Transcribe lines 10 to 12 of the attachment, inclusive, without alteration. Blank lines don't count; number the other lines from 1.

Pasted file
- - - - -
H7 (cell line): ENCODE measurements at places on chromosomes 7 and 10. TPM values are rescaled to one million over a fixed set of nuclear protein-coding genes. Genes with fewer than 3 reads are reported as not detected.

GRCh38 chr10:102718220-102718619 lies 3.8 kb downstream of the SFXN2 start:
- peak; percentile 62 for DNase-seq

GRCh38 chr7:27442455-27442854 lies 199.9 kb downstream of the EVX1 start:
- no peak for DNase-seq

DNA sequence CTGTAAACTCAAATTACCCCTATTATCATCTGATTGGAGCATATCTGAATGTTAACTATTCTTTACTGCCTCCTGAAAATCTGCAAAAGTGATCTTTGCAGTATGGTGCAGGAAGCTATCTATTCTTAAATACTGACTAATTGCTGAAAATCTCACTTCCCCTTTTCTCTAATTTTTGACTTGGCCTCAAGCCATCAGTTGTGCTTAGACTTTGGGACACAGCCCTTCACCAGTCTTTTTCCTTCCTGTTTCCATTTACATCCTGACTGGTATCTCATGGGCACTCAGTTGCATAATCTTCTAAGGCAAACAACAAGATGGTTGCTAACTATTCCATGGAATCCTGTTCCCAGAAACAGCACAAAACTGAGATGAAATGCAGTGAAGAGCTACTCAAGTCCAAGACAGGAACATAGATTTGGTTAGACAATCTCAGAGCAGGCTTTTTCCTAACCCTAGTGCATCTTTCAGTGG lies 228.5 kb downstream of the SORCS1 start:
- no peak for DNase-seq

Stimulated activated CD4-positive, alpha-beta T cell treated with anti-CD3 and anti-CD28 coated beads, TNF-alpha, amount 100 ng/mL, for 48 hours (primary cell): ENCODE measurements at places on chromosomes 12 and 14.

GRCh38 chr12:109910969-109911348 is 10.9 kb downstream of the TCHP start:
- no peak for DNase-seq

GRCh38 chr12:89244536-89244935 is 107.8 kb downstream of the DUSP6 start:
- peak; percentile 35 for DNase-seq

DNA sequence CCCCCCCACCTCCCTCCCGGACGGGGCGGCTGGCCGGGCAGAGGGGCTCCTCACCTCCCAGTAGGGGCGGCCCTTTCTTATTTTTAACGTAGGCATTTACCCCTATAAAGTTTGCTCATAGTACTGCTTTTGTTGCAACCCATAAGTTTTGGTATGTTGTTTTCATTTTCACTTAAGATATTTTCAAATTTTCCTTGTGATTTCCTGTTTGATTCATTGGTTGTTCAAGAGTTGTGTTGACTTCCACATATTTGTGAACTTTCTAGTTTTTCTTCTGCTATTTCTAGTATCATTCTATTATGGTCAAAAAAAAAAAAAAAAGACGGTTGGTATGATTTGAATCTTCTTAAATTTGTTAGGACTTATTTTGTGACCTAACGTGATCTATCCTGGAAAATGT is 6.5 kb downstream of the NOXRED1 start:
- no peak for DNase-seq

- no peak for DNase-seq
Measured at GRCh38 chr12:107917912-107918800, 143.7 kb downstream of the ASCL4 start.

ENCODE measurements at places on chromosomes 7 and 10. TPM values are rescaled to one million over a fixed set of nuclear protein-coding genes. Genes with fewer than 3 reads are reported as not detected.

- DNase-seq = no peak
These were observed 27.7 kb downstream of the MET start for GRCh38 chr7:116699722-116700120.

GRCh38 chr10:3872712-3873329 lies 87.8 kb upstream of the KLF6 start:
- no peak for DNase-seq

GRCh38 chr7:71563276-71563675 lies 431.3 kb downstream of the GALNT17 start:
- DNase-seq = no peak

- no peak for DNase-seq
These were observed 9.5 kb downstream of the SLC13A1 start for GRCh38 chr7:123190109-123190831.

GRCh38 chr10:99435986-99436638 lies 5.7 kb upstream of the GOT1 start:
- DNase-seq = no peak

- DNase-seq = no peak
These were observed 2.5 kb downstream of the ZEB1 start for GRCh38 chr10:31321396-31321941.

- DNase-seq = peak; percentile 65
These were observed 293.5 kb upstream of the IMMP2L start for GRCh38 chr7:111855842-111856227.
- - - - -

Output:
- no peak for DNase-seq

GRCh38 chr12:89244536-89244935 is 107.8 kb downstream of the DUSP6 start:
- peak; percentile 35 for DNase-seq